Have you ever pulled yourself hand-over-hand hundreds of feet to the top of a California Redwood and tied your hammock among gardens of plants and critters that had never walked the ground from whence you came?
Spock would have a fit. We humans have an amazing gift for ignoring logic.
Why, for instance, would we think putting salt on our winter roads is bad because it pollutes nearby water and wetlands, yet we’re willing to accept water laced with radioactive and chemically laced salts we would not allow on our dinner tables, declaring them “safe when used as directed.”
Vigorously. That is what we say when the clouds pour their liquid load on our house.
I have awakened the past few mornings to grayer skies lighting, dimly, my bedroom. I lay there torn between competing imperatives: I should stay in bed and read or go back to sleep, and I should be up already finding some constructive endeavor with which to occupy my attention.
Black cherry is what it is called by the app on my phone that identifies most trees accurately. To me, it just looks lonesome for want of children to swing from its branches.
I am sitting on the back deck, watching eight squirrels cavort around the grass and through the flower beds, trees and roof. A few House Sparrows arrive looking for breakfast, as do a pair of Mourning Doves and another of Northern Cardinals.
I worked for a time in the Navy with a man who loved hunting, fishing, and generally being outdoors, but whose wife, he often said, defined “roughing it as a Holiday Inn without a swimming pool.”
I sometimes go for a week or more without getting into the woods, then I go there and remember why I was feeling so badly about not.
I was able to visit my dry vernal pool Monday. Sure enough, a few of the recent rain clouds passed over and made it a pool with water in it. I shot a few minutes of underwater video and there clearly were multiple somethings, looking like translucent polliwogs, swimming around in there. Really tiny, but a few got to the correct focal distance and I could see their bulbous heads and skinny tails trailing behind like pieces of thread in need of a pair of scissors.
Somewhere near the head of a stream, water seeps slowly into a flaw in the granite. Winter cold freezes the mixture of oxygen and hydrogen into an expanding wedge that forces the boulder to crack in two pieces, then more. Gradually, over several winters, the stream grows larger and the boulder pieces smaller.
Of the (mostly) men I looked up to back in the day, several have turned out to be racist. Or misogynistic. Or both.
Research published in recent years appears to indicate that while ents may be fictional, trees do have feelings and do communicate among themselves, usually along pathways made possible by a multitude of fungi growing at the feet, er, roots of those slow-growing, long-living organisms that clean our air, filter our water and provide the raw materials that form our wooden caves.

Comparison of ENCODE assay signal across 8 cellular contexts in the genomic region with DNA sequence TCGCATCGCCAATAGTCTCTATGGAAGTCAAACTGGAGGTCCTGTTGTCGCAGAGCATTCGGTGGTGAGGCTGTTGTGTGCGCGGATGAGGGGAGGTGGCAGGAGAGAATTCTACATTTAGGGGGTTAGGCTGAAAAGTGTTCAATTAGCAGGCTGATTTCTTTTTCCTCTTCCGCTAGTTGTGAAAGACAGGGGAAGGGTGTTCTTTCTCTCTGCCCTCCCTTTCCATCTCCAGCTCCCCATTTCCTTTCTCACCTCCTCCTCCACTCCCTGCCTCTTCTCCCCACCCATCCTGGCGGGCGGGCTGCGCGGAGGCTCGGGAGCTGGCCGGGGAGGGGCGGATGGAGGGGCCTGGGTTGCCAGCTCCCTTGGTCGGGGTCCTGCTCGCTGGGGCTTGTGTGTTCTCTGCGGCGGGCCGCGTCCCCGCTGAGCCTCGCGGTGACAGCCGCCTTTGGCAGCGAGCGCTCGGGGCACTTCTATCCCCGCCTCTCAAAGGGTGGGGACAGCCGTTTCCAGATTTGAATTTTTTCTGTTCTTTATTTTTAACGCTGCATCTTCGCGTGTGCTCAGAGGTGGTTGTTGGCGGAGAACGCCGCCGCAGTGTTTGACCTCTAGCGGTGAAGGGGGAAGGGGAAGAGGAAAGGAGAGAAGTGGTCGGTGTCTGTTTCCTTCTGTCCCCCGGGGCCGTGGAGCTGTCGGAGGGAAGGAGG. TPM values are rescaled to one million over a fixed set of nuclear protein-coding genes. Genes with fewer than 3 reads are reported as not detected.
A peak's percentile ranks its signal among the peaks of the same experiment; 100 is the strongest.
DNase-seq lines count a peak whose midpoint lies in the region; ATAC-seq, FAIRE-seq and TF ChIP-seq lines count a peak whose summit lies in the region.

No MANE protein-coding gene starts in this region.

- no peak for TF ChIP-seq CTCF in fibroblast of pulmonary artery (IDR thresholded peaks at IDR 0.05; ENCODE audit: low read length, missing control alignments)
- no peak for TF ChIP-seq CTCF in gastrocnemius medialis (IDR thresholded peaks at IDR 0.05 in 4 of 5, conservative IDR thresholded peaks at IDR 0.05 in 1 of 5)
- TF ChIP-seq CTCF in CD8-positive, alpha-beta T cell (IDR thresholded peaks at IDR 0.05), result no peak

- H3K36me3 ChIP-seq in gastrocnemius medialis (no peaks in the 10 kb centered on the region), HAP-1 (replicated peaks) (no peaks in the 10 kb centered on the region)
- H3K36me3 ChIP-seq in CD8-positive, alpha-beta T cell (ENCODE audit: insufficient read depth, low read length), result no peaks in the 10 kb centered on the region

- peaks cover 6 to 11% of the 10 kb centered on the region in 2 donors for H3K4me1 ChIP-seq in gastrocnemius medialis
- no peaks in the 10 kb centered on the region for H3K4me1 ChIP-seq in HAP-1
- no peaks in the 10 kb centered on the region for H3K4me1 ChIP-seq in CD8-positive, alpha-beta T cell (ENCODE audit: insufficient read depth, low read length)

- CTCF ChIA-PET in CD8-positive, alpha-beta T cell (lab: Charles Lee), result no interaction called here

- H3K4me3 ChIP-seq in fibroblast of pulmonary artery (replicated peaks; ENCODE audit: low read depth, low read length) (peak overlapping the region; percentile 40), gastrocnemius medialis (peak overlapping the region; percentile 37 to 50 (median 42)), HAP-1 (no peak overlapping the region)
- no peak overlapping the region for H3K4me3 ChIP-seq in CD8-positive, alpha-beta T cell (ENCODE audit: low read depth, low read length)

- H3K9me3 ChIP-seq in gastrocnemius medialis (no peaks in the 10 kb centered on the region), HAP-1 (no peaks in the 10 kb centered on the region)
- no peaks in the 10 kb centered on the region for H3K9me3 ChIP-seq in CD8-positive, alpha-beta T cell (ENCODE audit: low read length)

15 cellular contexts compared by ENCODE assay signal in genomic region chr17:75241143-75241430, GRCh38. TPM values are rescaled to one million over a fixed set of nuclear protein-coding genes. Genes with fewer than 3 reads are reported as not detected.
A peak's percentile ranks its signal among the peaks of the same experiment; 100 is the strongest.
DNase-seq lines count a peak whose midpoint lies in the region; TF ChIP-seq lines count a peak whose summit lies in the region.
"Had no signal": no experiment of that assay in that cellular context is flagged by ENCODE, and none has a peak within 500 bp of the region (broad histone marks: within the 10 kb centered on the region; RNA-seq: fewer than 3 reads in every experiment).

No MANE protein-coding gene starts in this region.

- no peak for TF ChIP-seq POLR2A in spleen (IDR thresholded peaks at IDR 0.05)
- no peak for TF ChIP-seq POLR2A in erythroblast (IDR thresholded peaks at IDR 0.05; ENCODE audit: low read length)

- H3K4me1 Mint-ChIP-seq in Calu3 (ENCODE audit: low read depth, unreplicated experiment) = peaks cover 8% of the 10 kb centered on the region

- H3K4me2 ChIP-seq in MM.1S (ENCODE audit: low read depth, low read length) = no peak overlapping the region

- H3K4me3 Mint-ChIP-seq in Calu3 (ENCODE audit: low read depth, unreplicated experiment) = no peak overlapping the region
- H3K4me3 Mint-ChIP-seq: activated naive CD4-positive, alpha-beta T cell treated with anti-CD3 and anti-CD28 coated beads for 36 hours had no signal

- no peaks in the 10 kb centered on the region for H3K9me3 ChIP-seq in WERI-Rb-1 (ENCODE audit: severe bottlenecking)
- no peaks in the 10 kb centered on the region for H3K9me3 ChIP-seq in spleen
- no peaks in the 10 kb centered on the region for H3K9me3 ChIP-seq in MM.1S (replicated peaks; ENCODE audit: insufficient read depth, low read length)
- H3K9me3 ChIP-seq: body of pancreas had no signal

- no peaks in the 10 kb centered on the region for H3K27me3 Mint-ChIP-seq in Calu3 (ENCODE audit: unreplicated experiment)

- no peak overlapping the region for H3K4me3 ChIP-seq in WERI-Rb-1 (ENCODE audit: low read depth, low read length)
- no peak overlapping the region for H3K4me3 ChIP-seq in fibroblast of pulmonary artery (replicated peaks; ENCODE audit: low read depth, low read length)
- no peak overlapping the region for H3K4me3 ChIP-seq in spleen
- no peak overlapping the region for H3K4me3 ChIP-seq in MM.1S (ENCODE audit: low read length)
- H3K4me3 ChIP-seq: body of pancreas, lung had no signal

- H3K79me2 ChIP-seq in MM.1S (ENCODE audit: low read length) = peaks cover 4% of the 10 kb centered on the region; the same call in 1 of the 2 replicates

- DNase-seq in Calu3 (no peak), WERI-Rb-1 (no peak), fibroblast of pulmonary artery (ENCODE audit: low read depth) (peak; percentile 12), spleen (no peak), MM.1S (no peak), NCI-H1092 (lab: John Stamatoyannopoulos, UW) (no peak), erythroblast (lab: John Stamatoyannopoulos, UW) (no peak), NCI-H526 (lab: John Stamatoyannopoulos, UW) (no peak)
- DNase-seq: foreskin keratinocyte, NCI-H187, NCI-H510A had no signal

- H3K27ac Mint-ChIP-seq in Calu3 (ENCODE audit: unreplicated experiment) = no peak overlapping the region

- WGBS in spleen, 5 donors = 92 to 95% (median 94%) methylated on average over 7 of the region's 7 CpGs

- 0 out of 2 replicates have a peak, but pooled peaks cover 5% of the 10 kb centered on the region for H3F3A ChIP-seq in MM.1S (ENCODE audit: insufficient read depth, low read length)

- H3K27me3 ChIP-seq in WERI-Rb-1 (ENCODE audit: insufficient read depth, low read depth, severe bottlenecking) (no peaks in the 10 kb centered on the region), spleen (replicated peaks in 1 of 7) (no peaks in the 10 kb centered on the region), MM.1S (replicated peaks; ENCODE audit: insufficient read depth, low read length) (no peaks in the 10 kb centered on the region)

What I am pretty certain was a Rose-breasted Grosbeak lit momentarily within sight, then departed before I could take the camera in hand.
Those of us fortunate enough to gain housing close to a stream, lake or ocean often post signs around it announcing our success to neighbors who must settle for looking out their front windows at our back doors.
It seems only a week ago the crocuses popped out of the mulch and leftover snow to welcome spring and the Persian New Year.
Pennsylvania is not one of them. It should be.
The concept is not a new one. Battery makers must process their products when they no longer start our cars. We buy new tires for our chariot and pay to have the dealer dispose of them.
Bluebirds, starlings and sparrows line up atop the fence outside my window, anxiously jockeying to see who will take over the fixer-upper mounted atop the fence post at the far end. The starling tries to bully his way to head of the line, but will lose the contest, because he’s too big to get through the hole, but he’s sure making life miserable for the others.
Funny how we remember some things and not others, especially parts of the same story. Like my first deer hunt. Dad and Mom hunted every year on Roy Stewart’s orchards, but that was adult sport; kids not invited.
Then one day Mom handed me her rifle and a bullet and sent me forth.
Sugaring-off when I was a kid was a sure sign of summer’s on the way. Nights below freezing and days in the low to mid 40s made the sap run in the sugar maple trees. In those days, we donned snowshoes and hiked from tree to tree, boring a half-inch hole in each trunk, hammering in the spile, then hanging a collection bucket from an attached hook.
Some people claim the stock market is an indicator of the health of our economy. In truth, as indicated by the newsworthy reactions of the Big Investors to being outfoxed last week by what they call “Dumb Money,” it is a way for (mostly already) wealthy folks to shuffle money around giving the appearance of making more of it.
My grandfather taught me the rudiments of electricity when I was about 13 or so. Grandpa had retired from the Massachusetts Transit Authority, where he had been responsible for keeping the electricity running to the streetcars. (In New Orleans and many movies, they are known as trolley cars.)
My best friend gave me an insulated vest for the days when I venture out into the winter air. Out my back window, most of the trees have taken the opposite approach, having shed their raiment and shut down their blood supplies to protect against the frigid winds of winter.